Money Markets versus Savings Accounts

by High Yield Savings Accounts

It’s typical for people to want to invest their money or just save it; sometimes investing in CDs and Bonds seems a little scary and savings accounts may seem like the safe way to go. If you just want to start a savings account and have a chunk of money to put away, it’s a good idea to think about interest rates and your options when saving.

Simply Saving

A standard savings account requires little to no minimum balance but the interest rate, depending on the economy, is  typically less than 1%. So even though you’re usually not paying or at least not paying much to invest your money, you’re not making much money in a standard savings account. Financial institutions pay you interest rates to keep your money in their  accounts to they can lend it to other people but mainly, standard savings account rates are so low that the money you‘re putting away is literally just sitting there while the financial institutions are making a higher interest rate lending your money out and meanwhile, giving you a lower interest rate in return. Sounds kind of crazy when you think about it, huh?

Simply Money

Money Markets Accounts (MMAs) are becoming the trendy way to save, especially now when interest rates are at an all-time low. There are a few standard stipulations to MMAs, but the perk can be two to three times the interest rate than a standard savings account. Banks and credit unions are the easiest places to start a MMA account and the minimum, depending on the interest rate, is usually around $1,000. The higher the minimum, the higher the interest rate – so if you’re minimum account balance is $2,500, you’re interest rate, depending on the bank and economy can be as high as 3%. It really depends on how much money you’re willing to put away and not have access to. If you think about it, it’s an even better way to save than a savings account because you can take as much money out of a standard savings; an MMA discourages you from being able to drain your account for an impulse purchase because you have to keep that minimum balance.

For example: If you have $7,000 you do not want to spend and $3,000 of it you’re adamant about not touching for a long period of time, than find a bank that has a minimum of $3,000 and deposit your entire savings. This way, you’re making  interest on all of your money at a much higher rate with a minimum deposit you have no intention of touching in the first place. Additionally, the restrictions and higher minimum on MMAs discourage your from making regular transactions on your account like you would do with a typical checking account.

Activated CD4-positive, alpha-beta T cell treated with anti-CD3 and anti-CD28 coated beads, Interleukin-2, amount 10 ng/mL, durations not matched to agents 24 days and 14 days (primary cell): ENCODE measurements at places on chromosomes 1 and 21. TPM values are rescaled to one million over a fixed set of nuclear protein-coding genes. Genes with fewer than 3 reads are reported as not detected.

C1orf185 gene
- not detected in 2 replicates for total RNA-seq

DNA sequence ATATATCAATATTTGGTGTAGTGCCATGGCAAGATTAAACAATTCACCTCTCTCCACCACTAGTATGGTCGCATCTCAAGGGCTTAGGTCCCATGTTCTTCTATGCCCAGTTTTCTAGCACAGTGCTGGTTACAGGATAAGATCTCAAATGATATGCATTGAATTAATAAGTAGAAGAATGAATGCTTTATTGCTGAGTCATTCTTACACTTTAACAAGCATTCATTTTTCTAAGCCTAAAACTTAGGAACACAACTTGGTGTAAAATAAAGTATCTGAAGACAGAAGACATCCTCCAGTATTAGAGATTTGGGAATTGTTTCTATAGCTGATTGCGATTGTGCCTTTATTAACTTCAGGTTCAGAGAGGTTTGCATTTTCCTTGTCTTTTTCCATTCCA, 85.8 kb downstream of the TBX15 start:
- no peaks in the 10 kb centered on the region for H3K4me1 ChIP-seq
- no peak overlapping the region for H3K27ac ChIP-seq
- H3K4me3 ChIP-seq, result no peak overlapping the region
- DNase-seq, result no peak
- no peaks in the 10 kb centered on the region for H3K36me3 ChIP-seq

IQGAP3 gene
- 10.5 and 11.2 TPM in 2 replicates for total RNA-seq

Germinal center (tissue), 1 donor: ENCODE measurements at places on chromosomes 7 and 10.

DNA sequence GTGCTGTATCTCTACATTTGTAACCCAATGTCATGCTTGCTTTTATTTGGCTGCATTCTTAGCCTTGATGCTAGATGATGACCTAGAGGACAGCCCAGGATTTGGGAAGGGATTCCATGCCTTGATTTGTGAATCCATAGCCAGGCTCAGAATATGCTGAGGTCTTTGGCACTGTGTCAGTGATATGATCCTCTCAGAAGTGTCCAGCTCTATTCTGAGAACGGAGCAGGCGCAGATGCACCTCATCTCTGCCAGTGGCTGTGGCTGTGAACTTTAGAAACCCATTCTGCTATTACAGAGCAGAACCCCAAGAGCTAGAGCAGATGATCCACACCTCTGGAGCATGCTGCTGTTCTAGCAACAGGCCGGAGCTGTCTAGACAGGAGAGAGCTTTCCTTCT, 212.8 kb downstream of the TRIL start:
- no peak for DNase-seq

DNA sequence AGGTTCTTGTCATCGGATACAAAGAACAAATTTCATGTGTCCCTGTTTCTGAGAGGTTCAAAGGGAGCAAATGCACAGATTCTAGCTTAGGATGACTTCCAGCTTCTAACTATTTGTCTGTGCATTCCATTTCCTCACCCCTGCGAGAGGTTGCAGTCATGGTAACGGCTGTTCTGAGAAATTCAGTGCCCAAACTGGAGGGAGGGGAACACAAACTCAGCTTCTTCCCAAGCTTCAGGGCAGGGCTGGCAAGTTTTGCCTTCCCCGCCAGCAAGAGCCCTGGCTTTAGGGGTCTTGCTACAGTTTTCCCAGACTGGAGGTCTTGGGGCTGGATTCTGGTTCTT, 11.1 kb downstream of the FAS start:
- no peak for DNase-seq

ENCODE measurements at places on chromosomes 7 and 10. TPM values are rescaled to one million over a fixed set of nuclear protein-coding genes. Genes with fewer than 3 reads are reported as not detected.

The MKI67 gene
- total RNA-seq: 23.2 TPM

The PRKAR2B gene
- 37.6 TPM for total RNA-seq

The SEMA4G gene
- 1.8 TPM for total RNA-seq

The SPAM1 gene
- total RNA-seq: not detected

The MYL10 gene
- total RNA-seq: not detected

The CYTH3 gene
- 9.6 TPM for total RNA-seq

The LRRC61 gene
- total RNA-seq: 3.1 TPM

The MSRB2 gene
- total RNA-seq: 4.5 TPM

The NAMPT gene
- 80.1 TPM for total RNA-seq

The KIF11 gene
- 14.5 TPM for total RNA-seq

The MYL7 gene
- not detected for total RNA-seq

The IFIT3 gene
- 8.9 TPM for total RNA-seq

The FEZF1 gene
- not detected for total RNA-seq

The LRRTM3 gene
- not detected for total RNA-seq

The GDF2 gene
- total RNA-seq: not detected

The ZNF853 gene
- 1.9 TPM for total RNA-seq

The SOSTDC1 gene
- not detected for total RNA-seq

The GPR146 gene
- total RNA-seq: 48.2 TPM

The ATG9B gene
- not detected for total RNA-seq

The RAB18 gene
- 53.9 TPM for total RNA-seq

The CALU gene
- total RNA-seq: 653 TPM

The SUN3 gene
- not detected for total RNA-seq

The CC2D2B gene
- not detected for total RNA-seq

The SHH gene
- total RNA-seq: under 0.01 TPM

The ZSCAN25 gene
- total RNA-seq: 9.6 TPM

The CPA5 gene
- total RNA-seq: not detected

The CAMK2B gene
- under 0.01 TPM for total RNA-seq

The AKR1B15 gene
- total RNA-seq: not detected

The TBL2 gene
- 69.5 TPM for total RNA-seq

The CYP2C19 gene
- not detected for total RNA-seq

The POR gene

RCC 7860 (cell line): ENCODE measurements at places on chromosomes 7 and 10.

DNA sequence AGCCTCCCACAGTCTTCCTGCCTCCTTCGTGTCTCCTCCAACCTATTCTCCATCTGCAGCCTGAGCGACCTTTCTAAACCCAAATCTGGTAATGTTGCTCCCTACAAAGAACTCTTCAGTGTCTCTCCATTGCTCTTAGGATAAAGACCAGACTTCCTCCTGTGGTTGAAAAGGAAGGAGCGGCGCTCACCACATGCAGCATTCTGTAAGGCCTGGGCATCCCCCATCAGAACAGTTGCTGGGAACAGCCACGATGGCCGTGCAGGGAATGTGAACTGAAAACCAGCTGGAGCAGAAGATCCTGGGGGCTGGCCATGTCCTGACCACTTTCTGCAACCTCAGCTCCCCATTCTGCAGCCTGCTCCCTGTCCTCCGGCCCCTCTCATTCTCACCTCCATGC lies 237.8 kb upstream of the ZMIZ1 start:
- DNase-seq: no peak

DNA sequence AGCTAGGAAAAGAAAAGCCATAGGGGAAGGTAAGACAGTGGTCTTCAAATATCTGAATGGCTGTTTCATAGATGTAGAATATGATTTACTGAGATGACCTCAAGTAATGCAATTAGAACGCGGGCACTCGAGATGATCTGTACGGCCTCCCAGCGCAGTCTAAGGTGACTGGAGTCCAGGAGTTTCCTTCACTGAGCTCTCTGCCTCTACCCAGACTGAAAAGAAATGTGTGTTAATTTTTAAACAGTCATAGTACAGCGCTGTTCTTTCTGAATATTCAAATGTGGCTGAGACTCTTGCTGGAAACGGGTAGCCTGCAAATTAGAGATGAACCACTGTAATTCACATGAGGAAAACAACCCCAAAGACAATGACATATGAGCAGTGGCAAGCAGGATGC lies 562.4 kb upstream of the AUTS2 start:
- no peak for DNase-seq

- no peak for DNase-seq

How is this possible?

MMAs are slightly different than a standard savings where banks and credit unions are lending money to approved borrowers. An MMA is money that is invested in government and corporate markets, which means as a MMA investor, you’re getting paid the current interest rate in the money market and not from current bank interest rates. Being able to invest money with higher rates has a slight downfall because banks have to restrict how much money is being taken out of the market. Financial institutions can sneak around the legal restrictions of these accounts by structuring it like a savings (so you get interest)  instead of a checking (where you get low to no interest). Because of these restrictions, money markets are structure like savings account regulations – with withdrawal limits (usually 6) and total transaction restrictions per month.

Where to go to find a Money Markets or Savings Account

Many times and depending on the financial institution, MMA and savings accounts have the same or comparable interest rates; in some cases it can be just as profitable to put your money in a standard savings. But for the most part, a MMA will have higher interest rates if you know where to look. and give you current information on which banks and financial institutions are giving the highest rates on MMAs and Savings Accounts. If you’re going to put your money in a bank, do a little research and see what bank will give you “more bang for your buck.” Now that’s money in the bank!